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Culture is how the people shares, learn, deal with symbolic system of values, beliefs and attitudes that shapes and influences their perception towards the contemporary world. This research paper concerns the culture of the Mbuti of Zaire.
Mbuti are people living in the Ituri forest of Zaire. They were formerly called pygmies. They lived in hunting and gathering. The forest of Zaire provided a good environment for their livelihood as it emphasized the economic importance of gathering and hunting hence supporting their close subsistence. As any other hunter in the world, the Mbuti people are face by different problems. Most of them live in frontier areas and their hunting has been drifted to an economic system. This has lead them starting specialization thus exploiting certain items for market system. This has leaded them to starting technological way of hunting to increase their efficiency in hunting material.
The Mbuti community has modified their hunting way of live and gotten in the commercial hunting method. This has been brought up by the high demand for meat especially the antelope meat. The community around the forest has turned to the Mbuti to provide the meat especially in the outskirt of the Ituri forest. Entrepreneurs have increasingly provided the ready market for the meat as they transport them to the surrounding cities and town. Though the business has high potential due to the availability of the market, the hunting market has remained to be always small scale. The traders who come to get the antelope meat from the Mbuti camp in the forest makes temporary dwelling places where they trade cassava flour and rice for the antelope meat (Hart, (1978). The Mbuti community has not embraced technology in their hunting techniques as they still use the long established method of hunting using nets of made of plant fiber. The method nevertheless, produce surplus meat required for the barter trade market exchange. The Mbuti in their capacity do not solely depend on hunting alone for food. However, also the foodstuffs produced by the traders are staple food for most of the Mbuti family. They also engage on other methods of survivor when the market hurting is not available. Otherwise, marketing hunting only connect themselves with the traders and make their life easier. Marketing hunting has been termed as the main cause for diminishing game populations thus making the market hunting to be very uncertain business.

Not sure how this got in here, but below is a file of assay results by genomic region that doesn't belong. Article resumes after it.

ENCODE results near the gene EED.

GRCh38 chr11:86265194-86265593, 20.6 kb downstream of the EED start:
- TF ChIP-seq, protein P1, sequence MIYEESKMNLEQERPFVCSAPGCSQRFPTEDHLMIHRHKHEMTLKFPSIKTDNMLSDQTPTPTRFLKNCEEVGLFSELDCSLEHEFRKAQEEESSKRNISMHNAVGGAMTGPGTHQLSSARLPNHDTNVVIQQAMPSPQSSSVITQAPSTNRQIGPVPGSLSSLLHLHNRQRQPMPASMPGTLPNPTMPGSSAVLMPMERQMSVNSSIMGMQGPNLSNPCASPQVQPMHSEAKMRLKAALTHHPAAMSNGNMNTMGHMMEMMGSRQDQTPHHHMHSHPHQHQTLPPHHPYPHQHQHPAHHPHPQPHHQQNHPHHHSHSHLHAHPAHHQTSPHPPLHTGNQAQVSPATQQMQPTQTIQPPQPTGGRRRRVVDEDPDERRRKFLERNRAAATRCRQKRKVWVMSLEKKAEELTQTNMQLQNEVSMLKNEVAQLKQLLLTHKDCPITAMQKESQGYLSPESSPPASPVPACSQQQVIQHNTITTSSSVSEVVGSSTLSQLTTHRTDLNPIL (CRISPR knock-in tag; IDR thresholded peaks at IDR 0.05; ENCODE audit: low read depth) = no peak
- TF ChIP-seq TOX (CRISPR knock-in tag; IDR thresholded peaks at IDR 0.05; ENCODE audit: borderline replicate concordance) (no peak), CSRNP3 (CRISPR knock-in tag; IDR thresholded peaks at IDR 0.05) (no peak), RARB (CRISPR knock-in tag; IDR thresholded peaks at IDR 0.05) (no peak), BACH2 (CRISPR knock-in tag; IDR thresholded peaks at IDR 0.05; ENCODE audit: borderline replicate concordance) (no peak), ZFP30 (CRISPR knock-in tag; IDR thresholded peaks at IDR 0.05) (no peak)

Mbuti Economic Organization
Between 1930 to 1960 Mbuti were around 20,000 to 40,000 in population. They were divided into two groups depending on the method they used in hunting. The first group that lived in eastern and northeastern part of the forest was called Anchers. This is because they used Ancher for hunting. While the group that lived in the southern, central and western part was called net hunter as they used the net for hunting. The community at time depended on hunting and gathering in the rain forest. They were living in the forest all their live but there were no signs of cultivation. However, over the years the Mbuti community has maintained close relationship with the agriculturalist thus adapting different technology and changing their subsistence food. This has made them use the agricultural tools in the hunting method. They have adapted such tool as iron spears, knives and axes (Tanaka, 1978). They have also integrated their livelihood method of living with the agricultural method altering their forest-based method.
Their relationship with agriculturalist has made the Mbuti to show some element of change towards the outside world. Because even after so many years of history, they still bring games meat and the gathered fruits to the farmers. They also engage themselves in garden labor in exchange of agricultural goods such as food, tobacco among others.